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    The influences of paternal prenatal chronic stress on offspring selected metabolic, behavioural and neurochemistry changes.
    (2022) Perumal, Malishca Devani.; Mabandla, Musa Vuyisile.; Luvuno, Mluleki.
    Exposure to past stress and trauma during early developmental stages can permanently affect the performance and advancements of core systems in humans. Whilst many studies are investigating the lasting effects of maternal prenatal stress, there is a paucity of information on the long-term effects of paternal prenatal stress. Therefore, the present study sought to investigate the effects of parental prenatal stress on the offspring’s psychiatric behaviour, particularly the fathers, whether these can be transferred to offspring and a number of parameters commonly associated with prenatal stress. Furthermore, we evaluated the effects of parental prenatal stress on body weight, feeding behaviour and stress response. Animals had access to food and fluids ad libitum during experimentation and were randomly assigned to different groups (n=8 per group). We found that the behavioural and neurochemical manifestations in the offspring of prenatally stressed fathers suggest that stressed fathers can transfer feelings of anhedonia and social anxiety to their offspring mediated, in part, by offspring behavioural changes of depression and social anxiety as well as, a blunted serotonin response. Furthermore, when both parents were prenatally stressed their stress effect to their offspring’s behavioural and neurochemistry is augmented. This was confirmed by the behavioural manifestations of extreme anxiety, depression and social anxiety as well as, the subdued serotonin concentration. Additionally, we found that prenatally stressed fathers can impact on offspring feeding behaviour and body weight changes mediated, in part, by the offspring’s reduced food intake and body weight as well as, a dysregulated corticosterone response. Moreover, when both parents were prenatally stressed their stress effect to their offspring’s development is intermediary. This was confirmed by metabolic manifestations of increased food intake and body weight which may have primarily been accomplished by modifying the glucocorticoid system. Therefore, the prenatally stressed fathers decreased the offspring’s sociability and increased anhedonia however, they did not transfer their anxiogenic behaviour. The prenatally stressed fathers also decreased the offspring’s appetite and as a consequence their however, they did not affect the stress response.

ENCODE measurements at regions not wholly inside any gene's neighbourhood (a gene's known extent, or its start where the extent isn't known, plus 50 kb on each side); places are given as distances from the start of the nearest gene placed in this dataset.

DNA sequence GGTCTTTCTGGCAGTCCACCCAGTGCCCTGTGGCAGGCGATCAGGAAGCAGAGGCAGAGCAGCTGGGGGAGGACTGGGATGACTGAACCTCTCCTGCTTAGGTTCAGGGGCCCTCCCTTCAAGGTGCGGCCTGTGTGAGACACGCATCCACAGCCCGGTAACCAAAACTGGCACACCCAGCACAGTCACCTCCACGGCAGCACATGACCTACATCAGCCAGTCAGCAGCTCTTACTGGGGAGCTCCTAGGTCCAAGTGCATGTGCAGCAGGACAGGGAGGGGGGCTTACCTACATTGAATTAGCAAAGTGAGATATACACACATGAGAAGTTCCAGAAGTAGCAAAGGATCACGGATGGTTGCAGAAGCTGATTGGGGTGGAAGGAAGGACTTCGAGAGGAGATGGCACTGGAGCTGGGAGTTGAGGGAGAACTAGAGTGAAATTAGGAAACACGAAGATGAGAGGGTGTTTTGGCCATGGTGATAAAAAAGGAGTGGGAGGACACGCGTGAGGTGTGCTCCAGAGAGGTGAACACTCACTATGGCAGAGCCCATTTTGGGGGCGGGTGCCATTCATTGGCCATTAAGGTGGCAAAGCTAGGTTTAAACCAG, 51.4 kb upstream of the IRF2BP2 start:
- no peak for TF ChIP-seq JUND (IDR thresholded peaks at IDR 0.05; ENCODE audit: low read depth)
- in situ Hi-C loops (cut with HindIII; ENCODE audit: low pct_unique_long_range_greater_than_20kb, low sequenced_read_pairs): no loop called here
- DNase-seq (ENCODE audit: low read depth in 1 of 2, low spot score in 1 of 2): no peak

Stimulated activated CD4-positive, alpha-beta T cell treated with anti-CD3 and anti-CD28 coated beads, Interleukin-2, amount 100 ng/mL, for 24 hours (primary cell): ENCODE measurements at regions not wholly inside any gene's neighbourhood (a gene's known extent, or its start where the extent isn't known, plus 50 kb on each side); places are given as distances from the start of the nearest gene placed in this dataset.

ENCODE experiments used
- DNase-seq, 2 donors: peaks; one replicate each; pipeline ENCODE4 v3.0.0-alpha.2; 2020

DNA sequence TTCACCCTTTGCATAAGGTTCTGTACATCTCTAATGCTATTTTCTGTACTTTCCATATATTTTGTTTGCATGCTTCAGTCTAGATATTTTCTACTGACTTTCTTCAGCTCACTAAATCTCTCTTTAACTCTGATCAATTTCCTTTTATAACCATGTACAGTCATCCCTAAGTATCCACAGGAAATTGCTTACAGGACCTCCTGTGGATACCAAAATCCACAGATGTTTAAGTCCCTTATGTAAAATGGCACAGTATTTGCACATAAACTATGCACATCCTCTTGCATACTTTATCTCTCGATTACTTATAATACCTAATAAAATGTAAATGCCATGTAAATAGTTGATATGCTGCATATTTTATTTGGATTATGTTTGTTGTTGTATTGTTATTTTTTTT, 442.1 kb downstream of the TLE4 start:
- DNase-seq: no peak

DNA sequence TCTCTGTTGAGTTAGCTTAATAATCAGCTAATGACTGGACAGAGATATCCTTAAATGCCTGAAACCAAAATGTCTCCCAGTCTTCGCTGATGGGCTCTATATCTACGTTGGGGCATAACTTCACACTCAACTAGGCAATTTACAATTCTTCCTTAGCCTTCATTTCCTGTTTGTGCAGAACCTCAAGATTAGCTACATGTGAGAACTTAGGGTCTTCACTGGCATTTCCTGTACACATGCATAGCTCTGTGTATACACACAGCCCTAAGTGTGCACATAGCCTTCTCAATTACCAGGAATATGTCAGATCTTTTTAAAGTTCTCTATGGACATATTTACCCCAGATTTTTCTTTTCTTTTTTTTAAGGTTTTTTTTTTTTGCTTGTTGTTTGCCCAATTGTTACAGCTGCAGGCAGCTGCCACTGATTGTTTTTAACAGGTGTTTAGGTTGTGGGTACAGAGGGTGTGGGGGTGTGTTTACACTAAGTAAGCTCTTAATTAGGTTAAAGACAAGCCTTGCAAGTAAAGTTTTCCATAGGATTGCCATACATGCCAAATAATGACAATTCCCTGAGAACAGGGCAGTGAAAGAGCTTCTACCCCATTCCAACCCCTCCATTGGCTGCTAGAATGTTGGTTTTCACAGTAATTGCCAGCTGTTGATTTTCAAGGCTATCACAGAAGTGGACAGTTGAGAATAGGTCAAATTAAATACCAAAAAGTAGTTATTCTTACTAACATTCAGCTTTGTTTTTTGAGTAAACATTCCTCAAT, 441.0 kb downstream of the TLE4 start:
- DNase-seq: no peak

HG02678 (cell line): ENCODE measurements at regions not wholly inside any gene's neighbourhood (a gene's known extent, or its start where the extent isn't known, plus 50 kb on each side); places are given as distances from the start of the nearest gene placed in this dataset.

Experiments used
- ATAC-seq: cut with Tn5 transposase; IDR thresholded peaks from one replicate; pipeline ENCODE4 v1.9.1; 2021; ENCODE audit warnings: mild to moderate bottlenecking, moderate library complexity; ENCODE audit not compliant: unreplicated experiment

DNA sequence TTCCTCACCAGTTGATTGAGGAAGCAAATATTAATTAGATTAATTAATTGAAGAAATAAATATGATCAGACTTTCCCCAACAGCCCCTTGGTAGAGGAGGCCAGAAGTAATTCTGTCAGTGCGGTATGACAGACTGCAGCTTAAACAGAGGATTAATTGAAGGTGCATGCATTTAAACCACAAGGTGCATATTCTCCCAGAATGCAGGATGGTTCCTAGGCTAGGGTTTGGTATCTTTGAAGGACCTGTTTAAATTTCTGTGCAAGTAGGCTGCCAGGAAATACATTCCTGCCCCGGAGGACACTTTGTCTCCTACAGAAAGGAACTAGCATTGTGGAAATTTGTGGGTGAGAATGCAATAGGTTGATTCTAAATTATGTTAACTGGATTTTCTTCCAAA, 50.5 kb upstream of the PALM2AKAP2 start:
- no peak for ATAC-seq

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    Respiratory patterns and cytokine profiles among recreational athletes and a sedentary group.
    (2021) Padayachee, Joel.; Mackraj, Irene.; Moodley, Kogie.
    Background: An increasing trend in sedentary lifestyles and physical inactivity has contributed to a higher incidence of obesity, a major health concern. Despite the fact that a sedentary lifestyle poses a considerable health risk and contributes to the prevalence of various diseases, sedentary populations are reluctant to modify health behaviours. An array of behaviour adaption models attest to the importance of knowledge and awareness cues regarding the positive physiological effects of exercise when addressing behaviour modification. Within this context, the cross-sectional study intends to describe the physiological effects of three recreational sport disciplines and one sedentary group on respiratory patterns and cytokine profiles within a South African cohort as a means to create knowledge and awareness cues for a sedentary population. Methods: The sample for the study comprising four sub-groups (swim-20, soccer-20, volleyball-20, sedentary-20) included 80 participants. Standardized anthropometric techniques were used to complete height (metres), weight (kilograms) and BMI measurements. The spirometry measurements were performed in accordance with the American Thoracic Society (ATS) recommendations using a MIR SPIROLAB II spirometer. The cytokine measurements were completed using the Beckman Coulter Access Immuno-Assay South African Manufacturer Kit as per the commercial laboratory recommendation. Data was analysed with IBM Statistical Package for Social Sciences version 27 (Chicago IL, USA). Results and Discussion: The respiratory patterns in the swim, soccer and volleyball sport groups were significantly different (p<0.01). All the recreational sport groups had significantly increased lung parameters compared to the sedentary group (p<0.01). The cytokine expression for the swim, soccer, volleyball and sedentary groups were significantly different (p<0.01). Conclusion: The findings of the study support the use of recreational swimming as a means to reduce obesity caused by sedentary lifestyles which has been identified as a global problem. Swimming is also beneficial for improving respiratory patterns over and above the soccer and volleyball group which is beneficial for the management of restrictive lung conditions. The cytokine expression differed in the recreational sport groups. Recreational swimming, soccer and volleyball support low levels of systemic inflammation but studies with larger samples are required to corroborate the findings, in terms of the influence of cytokine levels on spirometry values.
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    The experiences and social factors influencing the behavior of incarcerated rapists in a male prison in KwaZulu-Natal, South Africa.